InfoCom unveils own IP routing as strongest driver for L2 Ethernet VPN across all markets
Data privacy and security as main customers’ concerns — Transparency and flexibility to manage multiple VLANs also seen as significant advantages — Demand driven by com-panies in media, financial and public sectors.
(PresseBox) (Stuttgart, )Stuttgart, Germany — The main reason, by far, for corporate users to choose an L2 Ethernet VPN is the wish to control L3 IP routing and thus to separate clearly the own IP routing from the one of the provider. Most service providers and vendors view this as the main driver for L2 Ethernet VPN. This is what results by a recent study carried out by InfoCom in order to investi-gate the market potential of Layer 2 Ethernet VPN.
The study, based on a very large number of interviews with customers, providers and vendors, revealed that there are several reasons why a company might want to manage IP routing on its own, the main one being simply a desire for data privacy and security. A side wish may be to reduce delays, for instance by avoiding to ask (and sometimes to discuss and justify) each routing changes with the provider. Finally, another simple reason why some enterprises may choose to manage L3 routing directly is that they already have adequate internal resources and basically do not wish to externalise. However, the vast majority of companies opt not to manage IP routing on their own.
Another popular argument in favour of L2 Ethernet VPN is that it enables LAN transparency and multiple VLANs. Customers can thus manage various geographical sites as a single LAN while also creating and managing different VLANs, for instance for different traffic types, applications, sites, single divisions or departments. Finally, an L2 Ethernet VPN enable to use IPv6, where the network operator itself does not yet support it.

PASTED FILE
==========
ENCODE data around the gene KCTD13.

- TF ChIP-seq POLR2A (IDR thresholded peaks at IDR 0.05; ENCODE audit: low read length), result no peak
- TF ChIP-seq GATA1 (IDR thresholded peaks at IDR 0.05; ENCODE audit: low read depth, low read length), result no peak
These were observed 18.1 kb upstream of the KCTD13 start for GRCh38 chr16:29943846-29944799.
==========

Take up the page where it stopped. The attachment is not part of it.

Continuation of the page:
The lack of availability of Ethernet local loops can represent a significant market obstacle for Layer 2 Ethernet VPN, especially outside large conurbations where fibre optic to support higher bandwidth is absent. To overcome this problem providers deploy EFM (Ethernet in the First Mile) over copper, which uses G.SHDSL.bis technology to reach typically up to 20 or 40 Mbit/s, as a very cost effective way to provide low Ethernet bandwidths to smaller sites.
Last but not least, companies and industry associations are pushing Ethernet services, as well as all vendors, this being probably the most efficient market driver of all. Overall InfoCom sees rather demand for L2 Ethernet VPN from companies from the media, financial and public sectors, and in particular from large financial institutions. A few large multinational companies may be interested in L2 Ethernet VPN, although it very much depends on the outsourcing strategy of the company. The market demand is also pushed by the wholesale sector, as wholesale customers choose to manage L3 routing themselves anyway. Lastly, the strong growth in mobile backhaul (related to increasing mobile data usage) and the move away from traditional Leased Lines, contributes to drive the demand for L2 Ethernet services.
About this extract: This extract in based on an article published on TS&T – Telecom Strategies & Trends, InfoCom’s highly analytical telecoms publication. This ejournal provides in-depth articles on a wide vari-ety of compelling innovative topics. Each issue contains up-to date rigorous analysis. TS&T is available as an annual on-line subscription providing 24 issues throughout the whole year. If you are interested in this publication, do not hesitate to get in contact with us. Talk to us. We listen.